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New Motorola Edge loses the curved display, adds a 144Hz refresh rate

The curved screen isn't part of the $700 Edge anymore, but buttery-smooth animations should make up for that.

The Motorola Edge will cost $700 in the US.

Motorola is revealing the new Motorola Edge for 2021 Thursday, updating its higher-end phone as part of an in-person event at Yankee Stadium in New York. The Edge (not to be confused with the U2 guy, of course) will cost $700 in the US, a price that roughly converts to £515 or AU$975. For that sum, Motorola is including impressive upgrades to the phone's display and camera, while simplifying its line to just the Edge, as opposed to last year's Edge and Edge Plus. 

To tempt you even more, Motorola is running a deal where you can get an Edge for $500. That's $200 off. The Motorola Edge will commence presale starting Aug. 23 and will launch on Sept. 2.

The Motorola Edge's most obvious 2021 update will be its 144Hz high refresh rate display alongside a 108-megapixel main camera, which will be paired up with several of Motorola's software upgrades for wirelessly connecting your phone to a TV for gaming, video calls and more.

Unlike the previous Edge phones, named for the curved display, this year's Edge has a decidedly flat screen. The Edge name is instead referring to "cutting edge" technology included in the phones. Removing the curved sides was a reaction to how people are making use of their phones now, Motorola noted, as opposed to a year and a half ago.

Now playing: Watch this: We go hands-on with the $700 Motorola Edge

The Motorola Edge has a 144Hz high-refresh rate display

The 6.8-inch display supports a 144Hz refresh rate, which is faster than the 120Hz rate on phones from OnePlus and Samsung and closer to the range of gaming phones like the the Asus ROG Phone 5. I won't even discuss the iPhone and its 60Hz refresh rate.

A high-refresh-rate screen isn't just about gaming. Mundane things like Android animations and scrolling through feeds look so much better, too. Keep in mind, the difference between 144Hz and 120Hz isn't huge. The idea is to stay in front of upgrades, especially if you plan on keeping the Edge for two, three or more years.

Better photos with Low-Light AI selfies

Camera-wise, there is a 108-megapixel main camera that uses pixel-binning to combine nine pixels into what Motorola calls an "Ultra Pixel." You can toggle between the default 12-megapixel capture setting and a high-resolution mode if you're so inclined.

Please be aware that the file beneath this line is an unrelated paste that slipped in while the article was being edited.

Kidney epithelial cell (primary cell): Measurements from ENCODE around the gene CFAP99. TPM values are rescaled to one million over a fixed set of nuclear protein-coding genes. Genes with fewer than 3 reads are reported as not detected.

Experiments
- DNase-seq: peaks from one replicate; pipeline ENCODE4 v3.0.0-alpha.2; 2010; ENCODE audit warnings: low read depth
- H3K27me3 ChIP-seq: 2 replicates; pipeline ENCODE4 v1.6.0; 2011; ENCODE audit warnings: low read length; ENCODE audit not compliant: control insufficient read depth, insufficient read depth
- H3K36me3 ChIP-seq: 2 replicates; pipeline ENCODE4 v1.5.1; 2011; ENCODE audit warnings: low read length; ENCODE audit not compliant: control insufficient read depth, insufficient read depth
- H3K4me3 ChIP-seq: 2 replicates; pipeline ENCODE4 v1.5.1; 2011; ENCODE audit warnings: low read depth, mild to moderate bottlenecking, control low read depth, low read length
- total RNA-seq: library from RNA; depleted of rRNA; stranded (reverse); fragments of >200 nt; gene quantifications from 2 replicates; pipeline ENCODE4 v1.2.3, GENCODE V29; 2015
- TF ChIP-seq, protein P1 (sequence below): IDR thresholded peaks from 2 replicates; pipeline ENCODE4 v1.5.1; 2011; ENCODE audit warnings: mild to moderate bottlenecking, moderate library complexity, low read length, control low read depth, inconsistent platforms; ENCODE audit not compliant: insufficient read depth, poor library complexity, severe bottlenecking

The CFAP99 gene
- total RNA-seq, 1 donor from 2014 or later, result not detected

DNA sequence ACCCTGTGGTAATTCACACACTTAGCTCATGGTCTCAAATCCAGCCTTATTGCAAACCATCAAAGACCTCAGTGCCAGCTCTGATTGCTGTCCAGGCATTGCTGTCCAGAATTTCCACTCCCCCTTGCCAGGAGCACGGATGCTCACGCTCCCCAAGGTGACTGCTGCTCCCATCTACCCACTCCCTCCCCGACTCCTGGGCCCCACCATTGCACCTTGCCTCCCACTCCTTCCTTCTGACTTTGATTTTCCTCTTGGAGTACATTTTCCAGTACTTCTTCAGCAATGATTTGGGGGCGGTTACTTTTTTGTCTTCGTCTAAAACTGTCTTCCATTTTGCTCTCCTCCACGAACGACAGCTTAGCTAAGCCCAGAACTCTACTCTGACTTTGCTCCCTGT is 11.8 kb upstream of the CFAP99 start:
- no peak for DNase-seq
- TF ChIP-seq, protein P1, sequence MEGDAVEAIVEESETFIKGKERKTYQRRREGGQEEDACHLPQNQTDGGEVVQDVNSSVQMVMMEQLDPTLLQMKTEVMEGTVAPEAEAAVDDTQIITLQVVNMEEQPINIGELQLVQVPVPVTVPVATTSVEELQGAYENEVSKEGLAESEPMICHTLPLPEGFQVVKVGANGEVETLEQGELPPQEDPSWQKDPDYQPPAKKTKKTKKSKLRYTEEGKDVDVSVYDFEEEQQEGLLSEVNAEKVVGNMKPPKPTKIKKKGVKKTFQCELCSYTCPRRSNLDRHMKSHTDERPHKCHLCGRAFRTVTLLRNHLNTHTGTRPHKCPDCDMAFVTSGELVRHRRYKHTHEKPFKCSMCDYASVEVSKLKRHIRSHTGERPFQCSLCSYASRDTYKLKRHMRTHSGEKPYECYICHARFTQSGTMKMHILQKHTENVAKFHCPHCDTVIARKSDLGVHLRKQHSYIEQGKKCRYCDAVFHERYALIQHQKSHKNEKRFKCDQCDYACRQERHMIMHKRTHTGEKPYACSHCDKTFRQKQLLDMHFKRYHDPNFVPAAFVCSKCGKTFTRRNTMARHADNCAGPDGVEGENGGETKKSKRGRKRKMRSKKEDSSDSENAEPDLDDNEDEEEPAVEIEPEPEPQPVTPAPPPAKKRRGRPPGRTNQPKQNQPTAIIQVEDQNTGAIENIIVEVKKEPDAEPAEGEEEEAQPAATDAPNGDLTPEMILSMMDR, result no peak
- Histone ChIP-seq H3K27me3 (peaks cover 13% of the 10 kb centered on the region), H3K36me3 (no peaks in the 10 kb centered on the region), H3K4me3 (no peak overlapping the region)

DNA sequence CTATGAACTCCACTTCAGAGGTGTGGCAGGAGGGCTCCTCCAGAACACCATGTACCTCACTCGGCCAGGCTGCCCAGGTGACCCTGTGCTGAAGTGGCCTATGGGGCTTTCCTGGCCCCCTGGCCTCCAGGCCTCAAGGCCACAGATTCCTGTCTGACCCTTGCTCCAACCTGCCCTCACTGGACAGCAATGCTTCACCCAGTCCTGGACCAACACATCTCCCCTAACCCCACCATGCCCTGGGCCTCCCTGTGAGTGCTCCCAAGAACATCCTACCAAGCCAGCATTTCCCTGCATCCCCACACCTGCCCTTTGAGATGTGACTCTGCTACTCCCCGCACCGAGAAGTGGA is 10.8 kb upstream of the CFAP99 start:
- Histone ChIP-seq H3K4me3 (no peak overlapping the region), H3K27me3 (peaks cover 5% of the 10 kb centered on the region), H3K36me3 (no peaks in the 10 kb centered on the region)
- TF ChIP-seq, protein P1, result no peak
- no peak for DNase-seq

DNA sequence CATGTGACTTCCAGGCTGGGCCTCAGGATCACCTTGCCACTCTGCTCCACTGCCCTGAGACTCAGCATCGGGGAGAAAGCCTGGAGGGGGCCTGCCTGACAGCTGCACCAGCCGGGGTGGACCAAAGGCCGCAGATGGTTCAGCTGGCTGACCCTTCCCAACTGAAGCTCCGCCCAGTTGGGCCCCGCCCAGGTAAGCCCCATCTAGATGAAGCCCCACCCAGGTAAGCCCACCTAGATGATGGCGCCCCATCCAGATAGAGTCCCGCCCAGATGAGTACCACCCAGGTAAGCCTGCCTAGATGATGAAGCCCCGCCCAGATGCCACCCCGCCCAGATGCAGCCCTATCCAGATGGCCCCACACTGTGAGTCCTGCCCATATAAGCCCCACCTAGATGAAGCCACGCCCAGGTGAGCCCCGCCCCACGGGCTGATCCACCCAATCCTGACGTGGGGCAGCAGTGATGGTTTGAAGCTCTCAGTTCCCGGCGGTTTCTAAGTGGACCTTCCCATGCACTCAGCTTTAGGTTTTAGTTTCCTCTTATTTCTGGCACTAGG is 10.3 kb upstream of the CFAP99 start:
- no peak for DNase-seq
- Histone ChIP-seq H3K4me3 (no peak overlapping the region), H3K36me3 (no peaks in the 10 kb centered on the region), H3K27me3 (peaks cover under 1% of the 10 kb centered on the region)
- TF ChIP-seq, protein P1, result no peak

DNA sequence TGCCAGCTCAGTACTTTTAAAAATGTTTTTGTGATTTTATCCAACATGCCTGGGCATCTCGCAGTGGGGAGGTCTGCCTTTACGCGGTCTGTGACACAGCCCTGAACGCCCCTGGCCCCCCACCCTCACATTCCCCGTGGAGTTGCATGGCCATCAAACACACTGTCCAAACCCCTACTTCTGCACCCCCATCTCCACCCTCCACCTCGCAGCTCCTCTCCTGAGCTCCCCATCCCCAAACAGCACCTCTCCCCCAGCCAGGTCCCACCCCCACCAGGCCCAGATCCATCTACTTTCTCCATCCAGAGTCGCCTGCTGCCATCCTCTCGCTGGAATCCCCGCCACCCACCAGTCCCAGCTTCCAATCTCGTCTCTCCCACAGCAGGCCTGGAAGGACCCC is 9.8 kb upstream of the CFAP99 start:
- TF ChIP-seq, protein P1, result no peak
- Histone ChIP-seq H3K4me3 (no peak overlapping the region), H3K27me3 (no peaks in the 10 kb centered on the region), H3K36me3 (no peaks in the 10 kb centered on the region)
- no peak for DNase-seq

There is also an ultrawide-angle camera which doubles as a macro camera for getting those up-close-and-personal shots of food or tiny details. Rounding out the rear camera is a 2-megapixel depth camera that works with the main camera to take portrait mode photos.

On the front is a 32-megapixel selfie camera which might be the highest resolution front-facing camera ever on a Motorola phone. One of the coolest features is a new automatic setting called Low-Light AI selfie. When you're shooting in low light, the Edge uses artificial intelligence to identify and improve areas in the photo to make things brighter, reduce image noise and enhance color. And what's great is you don't have to turn it on. It's automatically triggered when the lighting you're in is below a certain lux level.

Also, Low-Light AI selfie mode is different from night vision mode, which uses image stacking instead of AI. This new feature works in real time, meaning you can see it in your camera's viewfinder live preview.

Ready For the Motorola Edge

Motorola is also continuing to develop its Ready For software, which is its latest way to extend your phone's features onto other screens like your TV and your computer. Earlier this year, the software allowed its phones to function as a webcam for your computer, and at today's event Motorola highlighted Ready For as being useful for connecting your phone to a TV for gaming, video chats, desktop productivity and other features. For gaming in particular, the software will support using a Bluetooth controller

For video calls, you can use the higher-quality cameras on the Edge and still use the big screen of a TV or computer monitor to see the call. All of your mobile apps can show up in resizable, floating windows for a really nice, desktop-type experience.

There is already a Ready For spinoff called Ready For PC which lets you access your phone apps and your PC files and apps on the same screen. The effort is nothing new for Motorola, which has been making laptop docks for its phones as far back as 2011, for its Atrix phones of that era. 

Other specs for the Motorola Edge in 2021 include its Qualcomm Snapdragon 778G system on a chip and either 6GB or 8GB of RAM. The Edge has a big ol' 5,000-mAh battery, supports 30-watt fast-charging and sub-6 5G along with 5G mmWave networks. But with all of these specs flying in the air for the Edge, wireless charging did not make it onto the phone.